We absolutely love it when patients bring in or send us emails of articles they have read or info they have received from their doctor or other health care professionals. While we try to stay current on health events and topics, it always beneficial for us to see what other professionals are saying, good or bad, right or wrong.

One of our favorite patients, Meliza (whose testimonial video you can see under Success Stories), brought us in an article today from the Mayo Clinic talking about Integrative Medicine.  For those who don’t know the idea behind Integrative Medicine is to combine traditional medicine with “alternative” treatments to give patients better care.  We find this thought amusing because while Integrative Medicine may be a new buzzword in Allopathic medicine, chiropractic has been practicing it for over 100 years. We combine the best of all “treatments” including adjustments, exercise, nutritional change and supplementation, etc. in order to build up the whole person in health and wellness, not just treat the symptom. In fact, that is where allopathic “Integrative Medicine” fails.  Even though they are using different tools such as acupuncture, deep breathing/yoga, exercise, nutrition, even spinal manipulation  to treat symptoms, they are doing just that, treating symptoms.  The philosophy behind treatment (even though the treatment may have less side effects than medication) is still the same, and for that reason it will ultimately fail in promoting health and wellness.

What really struck me in reading the article was its closing paragraph.  The article basically tried to describe and sum-up a number of so-called “alternative” therapies including homeopathy, naturopathy, acupuncture, nutritional supplemention, Reiki, Chiropractic, and others.  In talking about Integrative Medicine the article states, ” It’s not a question of using either conventional or complementary medicine.  It’s about using both the best of conventional medicine and the best of evidence-based complementary medicine.”  Two things about this sentence stand out to me.  One, the qualifier “evidence-based” in front of complementary medicine, and, two, the implication that conventional medicine is evidence based and therefore better (hence the use of the word complementary).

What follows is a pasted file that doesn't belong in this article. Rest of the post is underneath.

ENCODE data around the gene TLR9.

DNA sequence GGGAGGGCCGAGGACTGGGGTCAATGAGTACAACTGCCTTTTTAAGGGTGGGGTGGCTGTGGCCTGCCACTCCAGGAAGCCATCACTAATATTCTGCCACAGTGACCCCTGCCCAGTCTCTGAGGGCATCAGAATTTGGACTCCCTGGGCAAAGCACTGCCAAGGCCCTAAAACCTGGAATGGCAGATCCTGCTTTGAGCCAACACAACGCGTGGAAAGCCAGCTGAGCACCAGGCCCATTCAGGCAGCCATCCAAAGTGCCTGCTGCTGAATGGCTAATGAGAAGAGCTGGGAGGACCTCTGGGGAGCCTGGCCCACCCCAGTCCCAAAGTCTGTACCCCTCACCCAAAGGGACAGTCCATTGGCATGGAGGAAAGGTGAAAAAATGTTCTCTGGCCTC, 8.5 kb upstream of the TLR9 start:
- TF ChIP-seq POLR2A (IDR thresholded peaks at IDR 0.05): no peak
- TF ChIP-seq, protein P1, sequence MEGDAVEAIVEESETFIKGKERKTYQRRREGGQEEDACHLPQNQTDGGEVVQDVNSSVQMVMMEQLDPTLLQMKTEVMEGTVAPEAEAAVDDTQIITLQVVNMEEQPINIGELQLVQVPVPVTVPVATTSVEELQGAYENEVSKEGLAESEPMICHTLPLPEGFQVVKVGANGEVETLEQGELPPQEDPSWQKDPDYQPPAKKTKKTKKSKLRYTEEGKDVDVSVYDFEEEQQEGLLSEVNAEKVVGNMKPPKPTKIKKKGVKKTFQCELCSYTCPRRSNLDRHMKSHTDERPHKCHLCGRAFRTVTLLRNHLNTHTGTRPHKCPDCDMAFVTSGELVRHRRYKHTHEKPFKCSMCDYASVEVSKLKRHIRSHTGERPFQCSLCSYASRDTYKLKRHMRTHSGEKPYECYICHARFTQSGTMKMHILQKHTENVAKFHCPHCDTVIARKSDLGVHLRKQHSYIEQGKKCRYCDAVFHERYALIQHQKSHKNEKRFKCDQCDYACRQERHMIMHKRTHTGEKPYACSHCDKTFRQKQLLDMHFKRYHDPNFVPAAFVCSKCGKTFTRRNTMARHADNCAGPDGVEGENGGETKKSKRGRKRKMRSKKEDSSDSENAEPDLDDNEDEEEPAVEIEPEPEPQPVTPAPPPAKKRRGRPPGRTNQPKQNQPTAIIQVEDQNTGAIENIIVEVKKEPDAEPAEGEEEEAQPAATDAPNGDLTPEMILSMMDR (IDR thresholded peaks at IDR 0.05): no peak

I want to speak a moment about evidence based medicine.  The definition of Evidence Based Medicine (EBM) as defined by Sackett in the British Medical Journal is “”Evidence based medicine is the conscientious, explicit, and judicious use of current best evidence in making decisions about the care of individual patients…,” “integrating individual clinical expertise with the best available external clinical evidence from systematic research…,” and “the more thoughtful identification and compassionate use of individual patients’ predicaments, rights, and preferences in making clinical decisions about their care”.  EBM speaks to the clinician’s (doctor’s) decision making in regards to making care recommendations, by these definitions chiropractors, acupuncturists, and other “alternative” practitioners can be and are evidence based.

The implication in the article is that all medicine is evidence based and that all medical practitioners used EBM methodology in making their recommendations.   This is simply not the case.  One-fifth of all medications prescribed and one-half to three fourths of all children’s medications are prescribed off-label, meaning they have not been tested for the condition for which they are being prescribed.  Unfortunately, in most cases parents are not informed that this is happening.

It ultimately comes down to your doctor.  Is he or she approaching your health holistically, taking a look at your whole person, looking to find the ultimate cause of your disease or symptom, and is working with you to promote the in-born ability of your body to heal?  Or are they taking a “medicine by numbers” approach, treating just your symptoms or the number on your blood or lab work, and sending you on your way?  From our perspective one of these two choices is the true, integrative, evidence based approach and one is not.  Which one would you prefer?

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